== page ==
Most prominent ears lack a normal fold of cartilage. Sometimes other parts may be affected, and one ear may be worse than the other. Children with prominent ears are often teased at school. Adults are often conscious of their ears and tend to cover them with different hairstyles.
Surgery is carried out to correct the deformities and set ears back closer to the head and create the most natural look for the patient. The result is a more attractive look that allows you to wear hair short or pulled back and restores confidence. The surgery can also be called Pinnaplasty or Otoplasty.
The operation is usually carried out after the age of 5 when cartilage has adequate strength to hold stitches. The goal of surgery is improvement and not perfection. Perfect symmetry is both unlikely and unnatural in ears. Some deformities are completely correctable. Most patients are very happy with the results of their surgery.
In children, surgery is usually carried out under general anaesthesia. For older children or adults it may be possible to carry out the surgery under local anaesthesia, often in combination with intravenous sedation.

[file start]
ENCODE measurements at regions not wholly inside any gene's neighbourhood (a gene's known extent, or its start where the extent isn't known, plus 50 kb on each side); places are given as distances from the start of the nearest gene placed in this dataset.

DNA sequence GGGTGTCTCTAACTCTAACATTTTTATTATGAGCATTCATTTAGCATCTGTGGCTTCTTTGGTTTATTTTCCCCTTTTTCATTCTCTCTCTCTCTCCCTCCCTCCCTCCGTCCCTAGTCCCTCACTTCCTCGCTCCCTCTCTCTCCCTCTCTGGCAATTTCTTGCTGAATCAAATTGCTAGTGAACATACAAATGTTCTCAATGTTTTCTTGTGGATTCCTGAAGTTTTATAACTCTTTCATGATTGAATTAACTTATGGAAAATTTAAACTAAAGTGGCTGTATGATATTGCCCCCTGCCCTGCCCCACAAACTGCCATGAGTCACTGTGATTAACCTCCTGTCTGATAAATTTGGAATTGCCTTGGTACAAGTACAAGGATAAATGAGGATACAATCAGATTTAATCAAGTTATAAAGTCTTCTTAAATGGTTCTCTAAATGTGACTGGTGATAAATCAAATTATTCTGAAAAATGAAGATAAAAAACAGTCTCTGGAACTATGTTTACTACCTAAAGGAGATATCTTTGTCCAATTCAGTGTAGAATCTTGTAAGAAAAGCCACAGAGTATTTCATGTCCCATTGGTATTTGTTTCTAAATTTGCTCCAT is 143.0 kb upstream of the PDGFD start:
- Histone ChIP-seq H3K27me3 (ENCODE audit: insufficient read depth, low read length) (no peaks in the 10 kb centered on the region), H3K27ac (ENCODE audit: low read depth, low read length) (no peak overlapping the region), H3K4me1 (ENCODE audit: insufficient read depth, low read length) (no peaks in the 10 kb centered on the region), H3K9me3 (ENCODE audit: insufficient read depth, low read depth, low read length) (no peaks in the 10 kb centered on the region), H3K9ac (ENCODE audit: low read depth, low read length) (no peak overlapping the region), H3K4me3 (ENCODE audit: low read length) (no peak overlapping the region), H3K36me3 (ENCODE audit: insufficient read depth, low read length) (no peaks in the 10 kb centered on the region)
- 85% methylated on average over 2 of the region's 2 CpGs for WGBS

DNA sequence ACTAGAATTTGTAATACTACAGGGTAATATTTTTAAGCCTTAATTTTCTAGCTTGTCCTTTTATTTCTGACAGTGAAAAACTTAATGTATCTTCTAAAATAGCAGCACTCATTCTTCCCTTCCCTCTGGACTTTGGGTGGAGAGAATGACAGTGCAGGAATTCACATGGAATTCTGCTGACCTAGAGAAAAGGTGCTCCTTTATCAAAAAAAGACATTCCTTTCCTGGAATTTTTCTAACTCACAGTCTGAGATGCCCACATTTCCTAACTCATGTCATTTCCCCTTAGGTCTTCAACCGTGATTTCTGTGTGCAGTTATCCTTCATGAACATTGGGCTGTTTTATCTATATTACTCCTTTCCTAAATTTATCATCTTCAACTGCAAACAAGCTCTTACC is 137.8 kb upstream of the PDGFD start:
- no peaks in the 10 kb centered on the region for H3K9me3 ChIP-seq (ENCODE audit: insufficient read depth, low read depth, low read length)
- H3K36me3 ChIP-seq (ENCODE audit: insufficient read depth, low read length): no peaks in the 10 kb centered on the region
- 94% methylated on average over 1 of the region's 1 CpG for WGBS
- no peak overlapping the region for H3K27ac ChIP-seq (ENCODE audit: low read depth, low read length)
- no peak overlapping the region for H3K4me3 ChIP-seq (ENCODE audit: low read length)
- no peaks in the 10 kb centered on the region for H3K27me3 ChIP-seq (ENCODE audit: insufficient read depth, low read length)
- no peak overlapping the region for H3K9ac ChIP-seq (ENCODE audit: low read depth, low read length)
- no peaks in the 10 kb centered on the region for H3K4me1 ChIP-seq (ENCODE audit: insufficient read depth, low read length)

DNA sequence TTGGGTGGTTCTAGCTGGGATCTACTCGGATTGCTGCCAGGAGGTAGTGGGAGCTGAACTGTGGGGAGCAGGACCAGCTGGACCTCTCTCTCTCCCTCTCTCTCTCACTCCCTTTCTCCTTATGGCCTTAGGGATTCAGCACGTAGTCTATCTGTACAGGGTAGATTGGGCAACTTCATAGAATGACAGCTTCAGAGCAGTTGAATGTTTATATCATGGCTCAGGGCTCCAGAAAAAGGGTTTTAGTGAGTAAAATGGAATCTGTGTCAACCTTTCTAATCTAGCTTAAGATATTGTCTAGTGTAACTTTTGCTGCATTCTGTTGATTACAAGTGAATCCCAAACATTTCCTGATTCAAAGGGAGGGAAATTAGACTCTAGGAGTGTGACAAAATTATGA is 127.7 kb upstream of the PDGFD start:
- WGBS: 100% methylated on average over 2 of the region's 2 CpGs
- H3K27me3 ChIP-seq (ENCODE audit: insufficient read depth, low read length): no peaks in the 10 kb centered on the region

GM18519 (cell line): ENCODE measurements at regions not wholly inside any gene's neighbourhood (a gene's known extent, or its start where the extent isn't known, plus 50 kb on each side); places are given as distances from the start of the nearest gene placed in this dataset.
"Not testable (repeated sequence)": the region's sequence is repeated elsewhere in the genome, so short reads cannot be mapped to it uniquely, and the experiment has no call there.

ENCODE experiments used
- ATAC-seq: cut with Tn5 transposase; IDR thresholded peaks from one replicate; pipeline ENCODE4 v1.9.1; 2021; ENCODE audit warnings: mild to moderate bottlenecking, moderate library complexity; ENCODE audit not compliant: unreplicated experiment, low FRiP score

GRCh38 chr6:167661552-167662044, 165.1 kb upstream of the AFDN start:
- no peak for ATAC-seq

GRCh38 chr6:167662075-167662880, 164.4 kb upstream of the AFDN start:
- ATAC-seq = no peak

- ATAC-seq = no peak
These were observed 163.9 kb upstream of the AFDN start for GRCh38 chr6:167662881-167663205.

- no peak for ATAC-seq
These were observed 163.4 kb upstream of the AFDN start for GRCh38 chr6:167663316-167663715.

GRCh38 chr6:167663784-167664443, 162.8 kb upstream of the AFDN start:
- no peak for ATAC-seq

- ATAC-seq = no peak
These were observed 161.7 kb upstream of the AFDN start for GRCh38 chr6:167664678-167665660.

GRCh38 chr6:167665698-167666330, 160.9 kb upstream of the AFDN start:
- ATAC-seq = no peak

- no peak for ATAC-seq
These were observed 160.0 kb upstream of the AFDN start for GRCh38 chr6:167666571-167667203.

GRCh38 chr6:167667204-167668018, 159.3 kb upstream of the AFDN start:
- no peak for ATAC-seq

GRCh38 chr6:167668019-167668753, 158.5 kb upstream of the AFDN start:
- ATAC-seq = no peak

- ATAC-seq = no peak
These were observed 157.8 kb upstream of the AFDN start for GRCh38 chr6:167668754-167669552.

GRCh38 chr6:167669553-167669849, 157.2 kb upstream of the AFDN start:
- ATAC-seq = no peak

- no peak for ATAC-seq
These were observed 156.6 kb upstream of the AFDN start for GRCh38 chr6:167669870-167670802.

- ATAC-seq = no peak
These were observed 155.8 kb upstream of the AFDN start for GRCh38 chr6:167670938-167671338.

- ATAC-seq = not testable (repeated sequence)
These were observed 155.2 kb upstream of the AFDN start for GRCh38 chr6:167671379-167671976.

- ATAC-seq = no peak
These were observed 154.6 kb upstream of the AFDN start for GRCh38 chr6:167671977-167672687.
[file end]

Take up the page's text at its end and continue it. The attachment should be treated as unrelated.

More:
A skin incision is made behind the ear to expose the ear cartilage. The cartilage is then sculpted and permanent stitches are inserted to help maintain the new shape of the cartilage. Any redundant skin and tissue is removed. The wound is closed and a turban-like head bandage is secured in place to help the moulding and healing. The surgery leaves a feint scar in the back of the ear that fades with time.
Children are usually up and around within a few hours of surgery, although they often stay in hospital overnight until all the effects of the general anaesthetic wear off. The ears may ache for a few days but this can be relieved with simple painkillers (e.g. Paracetamol, Ibuprofen). The turban bandages are removed after around 10 days. Any necessary stitches are also removed at this time. A lighter head dressing similar to an exercise headband is worn, particularly at night, for 6 weeks. Contact sports and strenuous activity should be avoided for about 3 weeks.
Most children can go back to school after a week and adults may return to work with in 48 hours.
The scar behind the ear usually fades well but on rare occasions it can become red and lumpy. Unfavourable scars are more common in black or asian patients.
Infection is uncommon but if it does occur it usually settles down with antibiotics.
Bleeding can occur but is usually minor because of the head dressing that is used.
Loss correction may occur especially if the ears are traumatised before healing is complete.
The ears usually feel numb or tingly for several weeks or even months after surgery. This sensation can be exaggerated when exposed to cold temperatures.
Occasionally further surgical correction may be required.